Monthly Archives: March 2010

How to blog about social media, gen-y and other buzzwords – a satire

There are certain essential elements which anyone who writes about social media, web 2.0, gen-y, personal branding, careers or closely related subjects should be aware of. They form a canon, a sort of tao, if you will.

Let's begin at the beginning. Well, before the beginning really. Mark Twain once wrote,"Clothes make the man. Naked people have little or no influence on society." Start by putting on your clothes. Before you write you must establish your ethos.

This means settling on a good head-shot, coming up with a compelling story around why you're unemployed (referencing "The 4-hour Workweek", of course), deciding what niche you'll be a self-proclaimed expert in and creating a profile on every social media site. With your ethos firmly established, now you may begin to write.

Titles are what really draw people in, so use one or all of the following conventions around title writing. The best is generally "X ways to do Y" (e.g. "5 ways to be inane on twitter while gaining followers"), but sometimes the urgent  call to action like "X things you/your business needs to know in order to do/avoid Y", is a better option (e.g. "5 social media tools every business should use to avoid bringing about the twit-pocalypse").

gen-yAlso, if you are afraid your title is a little too vanilla, throw in a buzz word or two -"social media" or "web 2.0" will usually do just fine. If there is a new mobile media device coming out soon, like an iphone, ipad or netbook, you can use that too, even if it doesn't have much to do with the content of the post (e.g. "5 ways the ipad will revolutionize your love life"). Also, consider adding "2.0" to any noun or verb to make it somehow new, exciting and hip (e.g. "Detroit 2.0" or "Gutter Cleaning 2.0"). 

Then there is the somewhat more trivial matter of content. Try these out as rules of thumb. It's rarely a good idea to write anything longer than 300 words – it makes people's heads hurt, especially if you use big words, like "rigorous". Begin, or end, your post with a common quote or truism like "we all know how important it is to be yourself" or "we can do anything we want if we stick to it long enough" – anything you've seen re-tweeted or on a refrigerator magnet will do. Also, consider a selection from any number of self-help books.

Next, create a list – numbers are better, but bold sub-headings will do. This breaks the post up into chunks telling your readers, "this is a blog and narrative flow has no place here". If you don't have anything to say, that's fine – interview a pseudo celebrity or self-proclaimed expert.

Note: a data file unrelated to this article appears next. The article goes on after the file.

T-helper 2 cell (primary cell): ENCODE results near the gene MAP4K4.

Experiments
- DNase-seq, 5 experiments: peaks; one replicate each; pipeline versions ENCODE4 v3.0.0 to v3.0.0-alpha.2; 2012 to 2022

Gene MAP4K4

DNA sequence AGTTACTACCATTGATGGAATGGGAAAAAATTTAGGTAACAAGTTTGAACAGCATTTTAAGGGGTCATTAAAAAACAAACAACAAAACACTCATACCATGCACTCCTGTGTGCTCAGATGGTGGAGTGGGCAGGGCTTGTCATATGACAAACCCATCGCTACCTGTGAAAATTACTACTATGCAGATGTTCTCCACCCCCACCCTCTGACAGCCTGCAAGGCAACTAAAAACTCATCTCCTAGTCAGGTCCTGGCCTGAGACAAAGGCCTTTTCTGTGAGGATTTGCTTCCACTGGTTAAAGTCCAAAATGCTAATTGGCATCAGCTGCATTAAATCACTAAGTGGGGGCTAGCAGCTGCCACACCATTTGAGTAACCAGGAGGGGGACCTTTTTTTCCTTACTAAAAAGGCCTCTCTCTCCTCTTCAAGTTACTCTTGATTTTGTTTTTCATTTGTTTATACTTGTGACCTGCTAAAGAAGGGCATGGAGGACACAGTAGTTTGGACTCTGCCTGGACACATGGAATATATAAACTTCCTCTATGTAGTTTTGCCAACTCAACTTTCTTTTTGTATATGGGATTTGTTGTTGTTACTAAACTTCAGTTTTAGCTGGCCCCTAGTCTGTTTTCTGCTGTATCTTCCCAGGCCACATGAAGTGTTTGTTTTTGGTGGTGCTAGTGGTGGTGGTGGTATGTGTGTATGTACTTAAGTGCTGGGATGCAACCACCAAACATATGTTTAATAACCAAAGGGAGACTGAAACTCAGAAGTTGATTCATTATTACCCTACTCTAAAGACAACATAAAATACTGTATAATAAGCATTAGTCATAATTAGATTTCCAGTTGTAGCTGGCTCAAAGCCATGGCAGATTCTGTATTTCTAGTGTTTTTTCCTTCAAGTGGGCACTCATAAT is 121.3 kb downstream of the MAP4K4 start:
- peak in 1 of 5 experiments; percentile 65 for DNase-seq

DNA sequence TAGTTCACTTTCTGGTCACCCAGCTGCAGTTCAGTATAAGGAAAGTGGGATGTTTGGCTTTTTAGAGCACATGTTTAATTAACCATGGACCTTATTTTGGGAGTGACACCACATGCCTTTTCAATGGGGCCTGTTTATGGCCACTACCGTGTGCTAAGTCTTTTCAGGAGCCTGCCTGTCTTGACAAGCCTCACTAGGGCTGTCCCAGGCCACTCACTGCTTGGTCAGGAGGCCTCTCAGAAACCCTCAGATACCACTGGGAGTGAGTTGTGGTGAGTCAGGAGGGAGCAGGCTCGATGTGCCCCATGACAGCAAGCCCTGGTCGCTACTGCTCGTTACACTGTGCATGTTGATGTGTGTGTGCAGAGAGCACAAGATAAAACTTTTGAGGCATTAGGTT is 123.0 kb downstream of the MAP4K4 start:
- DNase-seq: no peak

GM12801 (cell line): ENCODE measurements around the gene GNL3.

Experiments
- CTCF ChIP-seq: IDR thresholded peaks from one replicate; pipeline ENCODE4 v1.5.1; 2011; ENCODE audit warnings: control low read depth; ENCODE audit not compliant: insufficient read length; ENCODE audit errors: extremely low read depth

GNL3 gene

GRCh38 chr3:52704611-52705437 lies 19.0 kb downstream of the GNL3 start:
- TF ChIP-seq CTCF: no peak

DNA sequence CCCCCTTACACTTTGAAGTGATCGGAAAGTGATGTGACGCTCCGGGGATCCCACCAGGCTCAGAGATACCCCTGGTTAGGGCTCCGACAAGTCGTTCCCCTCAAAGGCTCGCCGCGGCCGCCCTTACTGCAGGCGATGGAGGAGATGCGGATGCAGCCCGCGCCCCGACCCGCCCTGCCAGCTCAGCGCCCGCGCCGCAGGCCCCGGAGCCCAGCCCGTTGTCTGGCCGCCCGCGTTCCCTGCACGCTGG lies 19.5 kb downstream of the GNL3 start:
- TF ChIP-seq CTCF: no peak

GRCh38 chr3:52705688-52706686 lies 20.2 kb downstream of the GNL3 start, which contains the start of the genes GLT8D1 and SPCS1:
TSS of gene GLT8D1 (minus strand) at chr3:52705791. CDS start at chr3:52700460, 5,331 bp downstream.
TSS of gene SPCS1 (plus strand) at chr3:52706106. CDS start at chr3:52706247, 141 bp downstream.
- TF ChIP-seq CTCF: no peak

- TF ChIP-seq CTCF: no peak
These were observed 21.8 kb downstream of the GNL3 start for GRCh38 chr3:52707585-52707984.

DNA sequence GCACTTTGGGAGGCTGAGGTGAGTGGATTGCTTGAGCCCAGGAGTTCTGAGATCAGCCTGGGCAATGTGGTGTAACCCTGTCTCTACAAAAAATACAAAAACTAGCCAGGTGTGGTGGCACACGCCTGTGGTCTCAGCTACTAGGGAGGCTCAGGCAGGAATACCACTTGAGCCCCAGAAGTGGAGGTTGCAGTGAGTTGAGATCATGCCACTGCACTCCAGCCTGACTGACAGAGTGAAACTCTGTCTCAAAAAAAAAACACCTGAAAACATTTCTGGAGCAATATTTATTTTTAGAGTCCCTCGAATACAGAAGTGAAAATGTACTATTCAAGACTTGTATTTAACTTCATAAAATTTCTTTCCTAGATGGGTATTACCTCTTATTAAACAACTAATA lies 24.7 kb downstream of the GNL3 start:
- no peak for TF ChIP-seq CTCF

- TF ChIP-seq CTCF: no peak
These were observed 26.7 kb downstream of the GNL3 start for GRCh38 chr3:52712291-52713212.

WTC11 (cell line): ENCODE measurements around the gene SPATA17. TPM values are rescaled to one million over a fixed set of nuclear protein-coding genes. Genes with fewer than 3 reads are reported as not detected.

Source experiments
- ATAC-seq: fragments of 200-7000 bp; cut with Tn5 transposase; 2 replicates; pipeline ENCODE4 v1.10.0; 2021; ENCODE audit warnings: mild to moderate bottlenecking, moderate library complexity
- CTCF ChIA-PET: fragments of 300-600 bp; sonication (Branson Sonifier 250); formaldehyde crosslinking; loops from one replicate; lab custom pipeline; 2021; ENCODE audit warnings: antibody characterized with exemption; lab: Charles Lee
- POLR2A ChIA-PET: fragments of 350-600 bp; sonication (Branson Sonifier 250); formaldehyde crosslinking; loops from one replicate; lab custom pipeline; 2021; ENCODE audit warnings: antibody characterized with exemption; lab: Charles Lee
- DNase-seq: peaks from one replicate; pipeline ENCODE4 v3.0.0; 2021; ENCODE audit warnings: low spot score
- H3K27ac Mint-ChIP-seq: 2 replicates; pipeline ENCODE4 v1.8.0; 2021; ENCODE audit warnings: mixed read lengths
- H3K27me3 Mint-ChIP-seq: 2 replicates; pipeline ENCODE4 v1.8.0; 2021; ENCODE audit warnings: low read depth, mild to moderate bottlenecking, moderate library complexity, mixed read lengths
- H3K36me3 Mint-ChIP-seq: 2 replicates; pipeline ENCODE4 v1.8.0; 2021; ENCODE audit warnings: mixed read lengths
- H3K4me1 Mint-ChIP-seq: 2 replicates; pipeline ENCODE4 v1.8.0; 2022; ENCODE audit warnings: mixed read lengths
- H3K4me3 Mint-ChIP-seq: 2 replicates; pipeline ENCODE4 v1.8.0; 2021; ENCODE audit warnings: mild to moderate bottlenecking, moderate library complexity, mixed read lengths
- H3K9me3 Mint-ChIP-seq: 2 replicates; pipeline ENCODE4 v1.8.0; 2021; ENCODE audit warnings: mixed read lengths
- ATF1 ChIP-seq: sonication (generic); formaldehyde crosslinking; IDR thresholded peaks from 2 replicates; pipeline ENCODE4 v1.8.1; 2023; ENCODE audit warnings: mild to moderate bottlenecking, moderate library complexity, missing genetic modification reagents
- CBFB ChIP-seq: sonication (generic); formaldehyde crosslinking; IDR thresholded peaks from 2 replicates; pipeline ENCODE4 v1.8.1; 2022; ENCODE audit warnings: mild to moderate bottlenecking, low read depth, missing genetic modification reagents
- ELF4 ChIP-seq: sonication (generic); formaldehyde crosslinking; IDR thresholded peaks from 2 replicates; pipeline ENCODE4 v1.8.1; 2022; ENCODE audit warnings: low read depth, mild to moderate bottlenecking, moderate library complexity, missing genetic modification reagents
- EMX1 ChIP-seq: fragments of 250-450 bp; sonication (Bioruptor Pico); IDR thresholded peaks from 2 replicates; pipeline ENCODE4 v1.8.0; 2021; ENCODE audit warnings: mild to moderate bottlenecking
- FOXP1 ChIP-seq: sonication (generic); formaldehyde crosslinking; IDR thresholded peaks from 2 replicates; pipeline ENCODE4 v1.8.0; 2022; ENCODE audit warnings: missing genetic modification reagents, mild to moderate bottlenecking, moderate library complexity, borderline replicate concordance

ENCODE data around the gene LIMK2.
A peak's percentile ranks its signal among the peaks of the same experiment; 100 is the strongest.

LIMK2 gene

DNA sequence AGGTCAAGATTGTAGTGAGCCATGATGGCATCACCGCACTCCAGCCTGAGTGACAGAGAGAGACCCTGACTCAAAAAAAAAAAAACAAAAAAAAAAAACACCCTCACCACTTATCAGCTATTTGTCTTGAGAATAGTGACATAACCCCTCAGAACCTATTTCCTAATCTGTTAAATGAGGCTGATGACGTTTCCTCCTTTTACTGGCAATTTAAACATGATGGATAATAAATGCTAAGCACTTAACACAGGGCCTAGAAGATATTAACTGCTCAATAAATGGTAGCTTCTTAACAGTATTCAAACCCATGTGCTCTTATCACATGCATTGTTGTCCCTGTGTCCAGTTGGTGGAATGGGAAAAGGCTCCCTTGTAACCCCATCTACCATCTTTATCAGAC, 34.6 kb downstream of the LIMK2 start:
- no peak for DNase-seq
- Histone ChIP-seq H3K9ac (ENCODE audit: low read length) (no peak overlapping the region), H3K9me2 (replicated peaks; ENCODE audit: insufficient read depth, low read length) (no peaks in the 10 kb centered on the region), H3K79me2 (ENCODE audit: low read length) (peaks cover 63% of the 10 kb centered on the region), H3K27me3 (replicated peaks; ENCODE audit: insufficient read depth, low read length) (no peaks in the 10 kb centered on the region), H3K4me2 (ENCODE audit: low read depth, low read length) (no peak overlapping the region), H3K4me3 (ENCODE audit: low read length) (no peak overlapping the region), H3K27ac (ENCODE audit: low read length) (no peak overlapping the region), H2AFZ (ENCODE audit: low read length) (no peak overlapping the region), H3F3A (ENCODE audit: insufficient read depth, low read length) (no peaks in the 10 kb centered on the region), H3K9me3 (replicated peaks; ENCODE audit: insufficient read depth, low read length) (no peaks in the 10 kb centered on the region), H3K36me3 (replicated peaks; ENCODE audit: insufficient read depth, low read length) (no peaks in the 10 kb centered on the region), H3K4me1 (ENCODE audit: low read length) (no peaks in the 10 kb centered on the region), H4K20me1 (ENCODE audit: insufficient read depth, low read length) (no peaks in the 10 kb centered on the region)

Alternately, share a story or experience about how motivated and smart you are – remember to add in some buzz words (I suggest "personal brand" or "Millennials") to make it topical. Also, add an inspirational take-way or call to action, like "What would you do if you were as beautiful and talented as me?" at the end so as not to seem self-centered.

If you are writing about careers, talk about "passion" and "loving what you do". Be careful not to define concepts too clearly. Also talk about the importance of developing a unique brand and putting yourself out there with social media tools – it's been said before, but you must be brazen enough to say it again.

For posts on the value and potentials of social media, either be exuberant or damning. Do not be nuanced – it might be confused for a lack of an opinionated stance. Alternatively, be completely ambiguous.

The same is true about writing about Gen-y; make broad generalizations about either how unrealistic, un-disciplined or illiterate we are or pine about how digitally enlightened and natively skilled we are. Also, consider writing about how to manage or market to Millennials – they do not speak English but rather English 2.0.

Never forget to note the "fundamental differences" between Gen-Y's approach to anything, and every one else's. If Baby Boomers shaved with straight razors, Gen-y will buck that and do it using the power of the social web.

Your audience is the most important element, so keep in mind that, for the most part, you are preaching to the choir – most of your readers are other bloggers who write about the same things you do. Do not critically analyze anything – by doing so you risk being critically analyzed yourself.